Building and breaking the mini-cosmos
"My nickname is Mandala Man," the Venerable Losang Samten said at a Wednesday lecture in Given Auditorium. A renowned Tibetan scholar and a former Buddhist monk, Samten labored above a bright blue pedestal in the College Art Museum to craft the intricate designs of the Kalachakra sand mandala, the wheel of time. Surrounded by groups of people coming and going, Samten appeared to be at peace amongst the stir of excitement--in his world of sand, Samten labored with channeled precision as he cultivated an imaginative image from the various dishes of colored sand at his side.
The art of sand painting has existed since the time of the Buddha, originating thousands of years ago in India. As a religious art form, mandala-making is visually complex and requires years of extensive training. It involves several monks working together to create a unique circular image using metal funnel-like tools called cornets that dispense a thin stream of colored sand.
Scraping their instruments together in a mechanical hum, the monks take a blank, flat surface and transform it into a colorful circle containing a mini cosmos of palaces and towers, bustling with gods and animals, which hide in between niches and vibrant colors. Each figure in the mandala possesses its own specific meaning; connections to the five classical elements as well as to various states of the human consciousness help to create an artwork that is deeply encoded with symbolism and vibrancy.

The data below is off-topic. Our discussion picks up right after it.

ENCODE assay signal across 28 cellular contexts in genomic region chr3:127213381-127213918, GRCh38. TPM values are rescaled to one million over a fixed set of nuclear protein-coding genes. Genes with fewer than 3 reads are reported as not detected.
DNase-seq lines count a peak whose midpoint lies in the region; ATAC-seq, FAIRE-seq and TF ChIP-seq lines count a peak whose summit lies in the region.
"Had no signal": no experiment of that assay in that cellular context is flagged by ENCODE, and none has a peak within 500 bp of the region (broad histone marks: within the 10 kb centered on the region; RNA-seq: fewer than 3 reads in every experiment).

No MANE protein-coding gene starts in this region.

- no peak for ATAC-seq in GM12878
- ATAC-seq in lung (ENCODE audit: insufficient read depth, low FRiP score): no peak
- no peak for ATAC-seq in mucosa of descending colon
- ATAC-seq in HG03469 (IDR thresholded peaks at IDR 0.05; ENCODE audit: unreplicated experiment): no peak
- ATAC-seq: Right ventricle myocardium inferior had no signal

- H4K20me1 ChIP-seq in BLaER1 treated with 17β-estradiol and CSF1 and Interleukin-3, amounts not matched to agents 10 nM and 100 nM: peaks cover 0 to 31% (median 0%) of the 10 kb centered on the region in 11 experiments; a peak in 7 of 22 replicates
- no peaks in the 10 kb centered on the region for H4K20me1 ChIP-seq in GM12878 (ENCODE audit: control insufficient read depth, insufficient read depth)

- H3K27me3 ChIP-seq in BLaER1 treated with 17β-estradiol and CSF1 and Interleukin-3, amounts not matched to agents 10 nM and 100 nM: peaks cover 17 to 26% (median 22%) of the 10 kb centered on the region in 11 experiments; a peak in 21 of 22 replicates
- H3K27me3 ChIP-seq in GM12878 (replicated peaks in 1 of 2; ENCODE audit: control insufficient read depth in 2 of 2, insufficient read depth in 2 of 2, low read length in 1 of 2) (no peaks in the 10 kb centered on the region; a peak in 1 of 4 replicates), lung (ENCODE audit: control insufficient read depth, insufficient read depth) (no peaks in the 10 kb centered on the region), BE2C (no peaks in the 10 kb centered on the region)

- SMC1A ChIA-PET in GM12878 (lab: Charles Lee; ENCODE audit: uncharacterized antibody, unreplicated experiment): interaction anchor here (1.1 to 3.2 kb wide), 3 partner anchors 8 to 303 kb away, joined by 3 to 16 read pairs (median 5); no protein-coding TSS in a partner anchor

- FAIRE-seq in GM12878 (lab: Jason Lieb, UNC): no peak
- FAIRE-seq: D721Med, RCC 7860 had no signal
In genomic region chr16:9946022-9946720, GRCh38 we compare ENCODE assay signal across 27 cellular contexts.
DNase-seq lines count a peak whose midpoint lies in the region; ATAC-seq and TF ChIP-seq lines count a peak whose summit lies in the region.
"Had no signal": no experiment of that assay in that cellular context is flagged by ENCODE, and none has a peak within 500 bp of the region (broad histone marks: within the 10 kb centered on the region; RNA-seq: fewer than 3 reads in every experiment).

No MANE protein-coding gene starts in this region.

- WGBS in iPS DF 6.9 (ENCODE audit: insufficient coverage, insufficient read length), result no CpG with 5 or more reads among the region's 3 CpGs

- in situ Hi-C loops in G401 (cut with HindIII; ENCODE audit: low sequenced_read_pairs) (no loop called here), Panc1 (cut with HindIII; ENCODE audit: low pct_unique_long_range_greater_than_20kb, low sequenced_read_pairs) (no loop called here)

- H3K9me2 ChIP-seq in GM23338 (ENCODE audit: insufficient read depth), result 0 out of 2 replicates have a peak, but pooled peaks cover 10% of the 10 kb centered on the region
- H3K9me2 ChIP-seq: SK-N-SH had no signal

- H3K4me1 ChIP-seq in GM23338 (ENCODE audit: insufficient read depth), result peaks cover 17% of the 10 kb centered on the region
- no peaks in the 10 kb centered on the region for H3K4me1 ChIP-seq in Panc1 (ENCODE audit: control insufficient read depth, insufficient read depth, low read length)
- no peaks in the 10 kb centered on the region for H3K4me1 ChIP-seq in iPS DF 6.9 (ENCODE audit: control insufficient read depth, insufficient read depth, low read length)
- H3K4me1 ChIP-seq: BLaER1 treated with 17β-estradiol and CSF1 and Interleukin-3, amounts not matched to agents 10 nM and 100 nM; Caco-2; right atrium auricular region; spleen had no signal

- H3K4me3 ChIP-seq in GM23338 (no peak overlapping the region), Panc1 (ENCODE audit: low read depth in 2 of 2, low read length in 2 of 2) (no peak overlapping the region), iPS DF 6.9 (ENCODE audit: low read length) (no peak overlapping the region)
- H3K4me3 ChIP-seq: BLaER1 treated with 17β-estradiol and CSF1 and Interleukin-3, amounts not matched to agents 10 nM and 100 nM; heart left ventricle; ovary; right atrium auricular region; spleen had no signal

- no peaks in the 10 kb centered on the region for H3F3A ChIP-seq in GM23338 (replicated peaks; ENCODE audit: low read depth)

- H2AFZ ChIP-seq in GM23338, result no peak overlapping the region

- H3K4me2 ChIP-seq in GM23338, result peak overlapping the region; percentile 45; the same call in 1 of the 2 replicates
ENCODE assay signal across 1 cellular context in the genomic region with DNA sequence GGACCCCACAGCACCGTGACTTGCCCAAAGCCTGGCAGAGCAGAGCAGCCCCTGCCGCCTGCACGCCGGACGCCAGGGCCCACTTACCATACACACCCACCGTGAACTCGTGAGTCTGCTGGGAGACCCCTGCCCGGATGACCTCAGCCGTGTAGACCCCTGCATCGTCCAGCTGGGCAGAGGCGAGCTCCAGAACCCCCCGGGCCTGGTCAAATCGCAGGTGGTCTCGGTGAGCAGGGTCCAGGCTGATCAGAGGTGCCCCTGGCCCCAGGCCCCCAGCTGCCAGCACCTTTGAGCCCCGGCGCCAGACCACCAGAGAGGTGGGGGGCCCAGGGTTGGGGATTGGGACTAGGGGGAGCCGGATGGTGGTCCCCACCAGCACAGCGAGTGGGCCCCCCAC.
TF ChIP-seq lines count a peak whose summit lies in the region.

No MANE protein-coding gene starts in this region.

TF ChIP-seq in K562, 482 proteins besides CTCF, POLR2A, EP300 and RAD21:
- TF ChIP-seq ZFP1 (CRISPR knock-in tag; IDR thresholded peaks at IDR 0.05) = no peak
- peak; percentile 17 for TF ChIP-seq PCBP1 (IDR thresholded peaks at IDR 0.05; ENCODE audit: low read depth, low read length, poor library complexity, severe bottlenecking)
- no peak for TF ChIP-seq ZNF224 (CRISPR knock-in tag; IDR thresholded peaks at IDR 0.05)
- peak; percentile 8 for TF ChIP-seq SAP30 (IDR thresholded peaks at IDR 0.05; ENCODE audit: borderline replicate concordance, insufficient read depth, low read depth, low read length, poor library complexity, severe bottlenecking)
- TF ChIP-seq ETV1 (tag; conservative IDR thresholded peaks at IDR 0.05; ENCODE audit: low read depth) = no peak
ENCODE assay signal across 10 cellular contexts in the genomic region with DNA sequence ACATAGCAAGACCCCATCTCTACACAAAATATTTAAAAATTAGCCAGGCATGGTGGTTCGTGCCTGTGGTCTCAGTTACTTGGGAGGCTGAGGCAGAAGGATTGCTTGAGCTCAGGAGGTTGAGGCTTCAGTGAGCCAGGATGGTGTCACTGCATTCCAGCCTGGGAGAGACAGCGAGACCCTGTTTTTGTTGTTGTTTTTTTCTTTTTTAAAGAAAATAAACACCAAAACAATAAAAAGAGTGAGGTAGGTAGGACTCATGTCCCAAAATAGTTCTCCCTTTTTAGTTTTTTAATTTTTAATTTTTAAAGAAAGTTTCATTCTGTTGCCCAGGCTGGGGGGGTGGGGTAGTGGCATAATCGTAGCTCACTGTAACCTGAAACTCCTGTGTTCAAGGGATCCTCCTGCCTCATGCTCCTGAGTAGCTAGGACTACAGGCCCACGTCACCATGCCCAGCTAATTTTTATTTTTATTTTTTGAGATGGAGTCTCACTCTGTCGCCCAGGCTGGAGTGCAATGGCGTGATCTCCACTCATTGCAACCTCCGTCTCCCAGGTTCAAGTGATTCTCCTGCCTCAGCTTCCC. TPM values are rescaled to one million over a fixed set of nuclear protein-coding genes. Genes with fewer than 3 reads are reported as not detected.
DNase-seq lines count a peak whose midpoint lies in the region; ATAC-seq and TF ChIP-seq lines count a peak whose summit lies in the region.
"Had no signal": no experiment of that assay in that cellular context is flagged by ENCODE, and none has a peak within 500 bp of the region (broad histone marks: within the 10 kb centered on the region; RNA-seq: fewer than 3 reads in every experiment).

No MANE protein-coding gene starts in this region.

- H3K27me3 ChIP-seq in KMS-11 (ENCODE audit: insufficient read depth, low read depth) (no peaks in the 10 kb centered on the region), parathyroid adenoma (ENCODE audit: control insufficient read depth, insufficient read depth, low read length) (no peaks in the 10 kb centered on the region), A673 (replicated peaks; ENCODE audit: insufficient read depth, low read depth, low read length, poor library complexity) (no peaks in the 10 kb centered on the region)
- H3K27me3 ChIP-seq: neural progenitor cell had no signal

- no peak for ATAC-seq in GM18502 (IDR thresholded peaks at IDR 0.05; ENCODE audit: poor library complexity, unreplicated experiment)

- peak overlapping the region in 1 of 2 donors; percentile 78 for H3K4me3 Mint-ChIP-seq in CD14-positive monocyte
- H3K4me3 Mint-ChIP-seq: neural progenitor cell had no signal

In 1959, Samten fled Chinese-occupied Tibet and found refuge with thousands of other Tibetan exiles in Dharamsala, India. There, Samten studied Buddhist philosophy and the craft of sand painting at the Dalai Lama's Namgyal Monestary. In 1988, His Holiness sent Samten to the United States to demonstrate the importance and beauty of Tibetan sand mandalas to the Western world for the first time. Having studied "the mandala way of life" for over 40 years, Samten has traveled extensively, sharing his understanding of Buddhist philosophy and meditation, as well as his expertise in Tibetan art, with the world.
During his stay at the College, onlookers saw a basic blueprint in the College Art Museum turn into a visually-striking work of art that acted as a divine mansion for the various figures in its realm. The Kalachakra mandala of time is one of the most complicated mandalas, and Samten created a version at Colby by himself. There were five central "buildings" within the world of the mandala, each surrounded by walls, gates and towers, and the whole mandala was encircled by a ring symbolizing the elements that make up the universe. At the very center, there were tiny mounds of sand that represented the union of male and female, which respectively symbolize wisdom and compassion in Buddhist thought.
This renowned Tibetan monk and artist worked since April 4 to craft the sacred Kalachakra Mandala, and, on Saturday, April 10, the public was invited to participate in the spiritual exercise of meditation under Samten's guidance, which gave them the opportunity to experience some of the religious rituals that traditionally accompany the construction of a mandala.
Yet intertwined with the rituals and the creation of the mandala is its undoing. A dismantling ceremony was held on April 13, in which a large crowd of onlookers listened to Samten recite a closing prayer and heard Buddhist chants that brought the creative process to an end. The sand was moved within the mandala in a ritualisitic fashion, until the colors of the mandala blended together in a melange of sand. The crowd was then allowed to take pinches of sand, believing that doing so brings good luck. The ritual destruction after the mandala's completion highlights the Buddhist belief in impermanence.
This was the Samten's third visit to the College and he looks forward to the publication of his forthcoming book, Ancient Teachings in Modern Times: Buddhism in the 21st Century.